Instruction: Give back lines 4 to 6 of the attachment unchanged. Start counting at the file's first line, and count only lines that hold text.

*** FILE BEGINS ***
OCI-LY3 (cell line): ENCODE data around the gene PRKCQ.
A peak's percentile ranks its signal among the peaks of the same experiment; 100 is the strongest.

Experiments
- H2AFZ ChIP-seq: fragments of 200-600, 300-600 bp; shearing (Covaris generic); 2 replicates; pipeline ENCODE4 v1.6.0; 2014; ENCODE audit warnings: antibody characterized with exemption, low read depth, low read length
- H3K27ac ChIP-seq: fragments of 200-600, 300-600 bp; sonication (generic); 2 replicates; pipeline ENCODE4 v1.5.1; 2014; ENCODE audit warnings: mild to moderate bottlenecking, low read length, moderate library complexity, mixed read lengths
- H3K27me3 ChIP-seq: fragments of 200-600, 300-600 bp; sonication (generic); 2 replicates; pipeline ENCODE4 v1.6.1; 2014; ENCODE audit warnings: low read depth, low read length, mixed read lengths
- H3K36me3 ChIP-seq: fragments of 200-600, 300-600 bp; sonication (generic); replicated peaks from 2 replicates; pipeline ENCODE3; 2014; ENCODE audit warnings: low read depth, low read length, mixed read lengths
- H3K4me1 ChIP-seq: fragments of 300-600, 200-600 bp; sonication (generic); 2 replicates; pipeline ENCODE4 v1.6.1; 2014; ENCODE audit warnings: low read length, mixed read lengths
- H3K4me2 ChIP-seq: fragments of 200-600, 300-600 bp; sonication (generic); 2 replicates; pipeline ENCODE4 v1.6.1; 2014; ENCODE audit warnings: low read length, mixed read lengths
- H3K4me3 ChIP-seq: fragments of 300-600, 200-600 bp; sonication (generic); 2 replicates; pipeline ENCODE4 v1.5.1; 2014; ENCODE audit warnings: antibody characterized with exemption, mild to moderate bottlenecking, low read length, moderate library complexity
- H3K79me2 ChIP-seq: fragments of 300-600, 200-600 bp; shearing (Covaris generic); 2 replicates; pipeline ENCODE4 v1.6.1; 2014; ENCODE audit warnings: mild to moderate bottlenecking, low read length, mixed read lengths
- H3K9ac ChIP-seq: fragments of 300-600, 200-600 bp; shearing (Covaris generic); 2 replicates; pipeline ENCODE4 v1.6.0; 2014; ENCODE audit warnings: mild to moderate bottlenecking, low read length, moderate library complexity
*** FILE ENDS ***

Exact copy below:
- H2AFZ ChIP-seq: fragments of 200-600, 300-600 bp; shearing (Covaris generic); 2 replicates; pipeline ENCODE4 v1.6.0; 2014; ENCODE audit warnings: antibody characterized with exemption, low read depth, low read length
- H3K27ac ChIP-seq: fragments of 200-600, 300-600 bp; sonication (generic); 2 replicates; pipeline ENCODE4 v1.5.1; 2014; ENCODE audit warnings: mild to moderate bottlenecking, low read length, moderate library complexity, mixed read lengths
- H3K27me3 ChIP-seq: fragments of 200-600, 300-600 bp; sonication (generic); 2 replicates; pipeline ENCODE4 v1.6.1; 2014; ENCODE audit warnings: low read depth, low read length, mixed read lengths